By Caleb Keith –
One year ago, I started writing regularly for The Jagged Word. I was given the Wednesday-afternoon slot, and the main theme of my weekly articles was the intercession of technology and faith. That amazing opportunity has allowed me to get my voice out across the web while I build on my writing skill. One year of weekly writing has taught me a lot about myself and the internet community as a whole. Today, I offer up a short list of important observations that I hope are useful to those who use the internet to communicate.
5) Be kind to one another. One of the biggest mistakes I made writing on the internet was using overly harsh language. One of the biggest temptations as a blogger is to write angrily. The result of writing angrily is typically a blog that has a great point but is ultimately received poorly because the message comes second to the heat of the moment. This doesn’t mean to write without passion. Instead, write passionately and tactfully.
4) Be consistent. The virtue of consistency is one of the hardest but also one of the most rewarding parts of writing online. Being consistent means never missing a blog; commit to a number of blogs a month and stick with it. If you post once a week like I do, it is crucial for your blog to go up on the same day at the same time every week. Pastor Koch does an amazing job of managing the post schedule for The Jagged Word, and it is one of the key reasons readers stick around. By being consistent, readers get into a natural groove, and your audience will continue to grow rather than shrink.
3) Read the whole article. This piece of wisdom applies to writers, readers, and especially commenters. Don’t get caught being the angry guy or gal in the comments section who missed the two most crucial sentences of a blog and ended up misunderstanding the whole thing. If you only have time to skim, then don’t comment until you have time to read the article thoroughly. Also, bloggers, read your work and make sure it says what you’re trying to get across. There have been many times when important information remained in my mind but missed the page.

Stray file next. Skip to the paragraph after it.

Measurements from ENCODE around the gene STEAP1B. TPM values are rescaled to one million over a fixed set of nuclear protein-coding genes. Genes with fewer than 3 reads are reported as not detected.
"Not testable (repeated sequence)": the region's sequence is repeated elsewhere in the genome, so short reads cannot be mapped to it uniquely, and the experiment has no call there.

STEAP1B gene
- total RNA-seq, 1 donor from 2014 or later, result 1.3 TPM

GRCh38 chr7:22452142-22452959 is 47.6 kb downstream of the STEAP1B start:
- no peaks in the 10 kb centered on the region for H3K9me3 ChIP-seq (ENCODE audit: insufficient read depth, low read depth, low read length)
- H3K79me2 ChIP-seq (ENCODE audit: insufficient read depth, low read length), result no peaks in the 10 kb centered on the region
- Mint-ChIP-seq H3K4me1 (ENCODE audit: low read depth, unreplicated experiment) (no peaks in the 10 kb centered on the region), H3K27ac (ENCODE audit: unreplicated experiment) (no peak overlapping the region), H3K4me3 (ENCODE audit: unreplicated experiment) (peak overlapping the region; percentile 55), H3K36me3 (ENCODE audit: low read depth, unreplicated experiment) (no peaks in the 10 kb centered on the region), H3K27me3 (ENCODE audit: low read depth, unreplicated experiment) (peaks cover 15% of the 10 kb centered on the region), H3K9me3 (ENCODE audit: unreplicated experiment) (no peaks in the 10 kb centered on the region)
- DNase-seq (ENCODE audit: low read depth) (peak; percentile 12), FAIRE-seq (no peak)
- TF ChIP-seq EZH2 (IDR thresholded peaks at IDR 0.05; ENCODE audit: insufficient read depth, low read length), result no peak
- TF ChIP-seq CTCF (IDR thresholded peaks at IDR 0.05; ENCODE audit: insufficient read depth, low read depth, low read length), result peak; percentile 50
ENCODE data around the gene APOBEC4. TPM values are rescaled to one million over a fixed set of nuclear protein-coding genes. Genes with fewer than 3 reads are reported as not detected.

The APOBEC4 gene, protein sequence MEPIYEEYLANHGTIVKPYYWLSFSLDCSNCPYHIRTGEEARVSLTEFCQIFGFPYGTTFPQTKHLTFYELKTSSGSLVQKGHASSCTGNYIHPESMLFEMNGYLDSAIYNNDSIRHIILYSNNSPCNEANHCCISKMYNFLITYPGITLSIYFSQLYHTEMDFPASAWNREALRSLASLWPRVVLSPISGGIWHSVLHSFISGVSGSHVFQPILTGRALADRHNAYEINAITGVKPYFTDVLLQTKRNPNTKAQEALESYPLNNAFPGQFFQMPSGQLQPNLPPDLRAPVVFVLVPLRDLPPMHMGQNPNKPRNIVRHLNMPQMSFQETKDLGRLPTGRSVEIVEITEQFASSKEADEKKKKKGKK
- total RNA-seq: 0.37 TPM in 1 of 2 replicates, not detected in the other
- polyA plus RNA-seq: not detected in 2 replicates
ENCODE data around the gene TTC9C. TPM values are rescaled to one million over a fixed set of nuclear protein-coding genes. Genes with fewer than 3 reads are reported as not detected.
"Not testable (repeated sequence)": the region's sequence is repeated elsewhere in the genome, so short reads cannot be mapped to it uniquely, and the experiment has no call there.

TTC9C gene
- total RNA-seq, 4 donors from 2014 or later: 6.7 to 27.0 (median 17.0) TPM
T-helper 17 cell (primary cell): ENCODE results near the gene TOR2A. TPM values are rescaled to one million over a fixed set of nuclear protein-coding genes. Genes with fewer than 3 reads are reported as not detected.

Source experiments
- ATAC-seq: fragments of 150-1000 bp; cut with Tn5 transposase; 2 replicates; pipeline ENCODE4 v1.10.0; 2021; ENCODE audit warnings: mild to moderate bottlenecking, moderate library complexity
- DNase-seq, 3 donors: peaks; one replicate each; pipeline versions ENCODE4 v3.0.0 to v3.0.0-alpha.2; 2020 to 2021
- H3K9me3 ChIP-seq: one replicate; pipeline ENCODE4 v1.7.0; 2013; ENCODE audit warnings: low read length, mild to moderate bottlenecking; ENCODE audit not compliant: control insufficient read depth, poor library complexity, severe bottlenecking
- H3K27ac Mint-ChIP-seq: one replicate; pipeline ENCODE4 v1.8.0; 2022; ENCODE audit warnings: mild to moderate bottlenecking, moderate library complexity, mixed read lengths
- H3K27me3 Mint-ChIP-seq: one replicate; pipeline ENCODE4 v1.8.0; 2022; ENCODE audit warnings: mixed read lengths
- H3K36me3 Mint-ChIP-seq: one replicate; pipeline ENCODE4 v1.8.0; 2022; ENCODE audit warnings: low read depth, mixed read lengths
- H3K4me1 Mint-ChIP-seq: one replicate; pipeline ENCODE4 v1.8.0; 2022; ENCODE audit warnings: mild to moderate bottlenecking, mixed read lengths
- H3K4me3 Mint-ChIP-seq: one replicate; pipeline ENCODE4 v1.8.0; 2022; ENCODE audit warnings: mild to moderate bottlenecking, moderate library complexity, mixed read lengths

2) Brevity is key. The hustle and bustle of the modern world lead to most people not finishing the articles they click on. I wrote about this last year, and you can find a more in-depth article at Slate. I try to keep all of my articles under 1000 words with most of them ringing up at about 500. Short blogs don’t require scrolling and typically eliminate the temptation of readers to skim. Being brief is a challenge, but it also teaches you as a writer how to sift through what’s important and what’s filler.
1) Keep things grounded in Christ. The purpose and drive of The Jagged come from the forgiveness of Christ. I try to maintain that purpose every week as I see my main goal as communicating Christ’s death and resurrection for the forgiveness of sins. I do not always achieve or succeed in this goal, and that’s why having other great writers around me at The Jagged Word is so valuable. When any one of the writers struggles with delivering Christ, someone else is standing alongside delivering the goods.
Thank you, Jagged Mafia, for stopping by and reading an article or two over the last year. As 2016 goes on, I hope my writing grows and continues to be worth your time.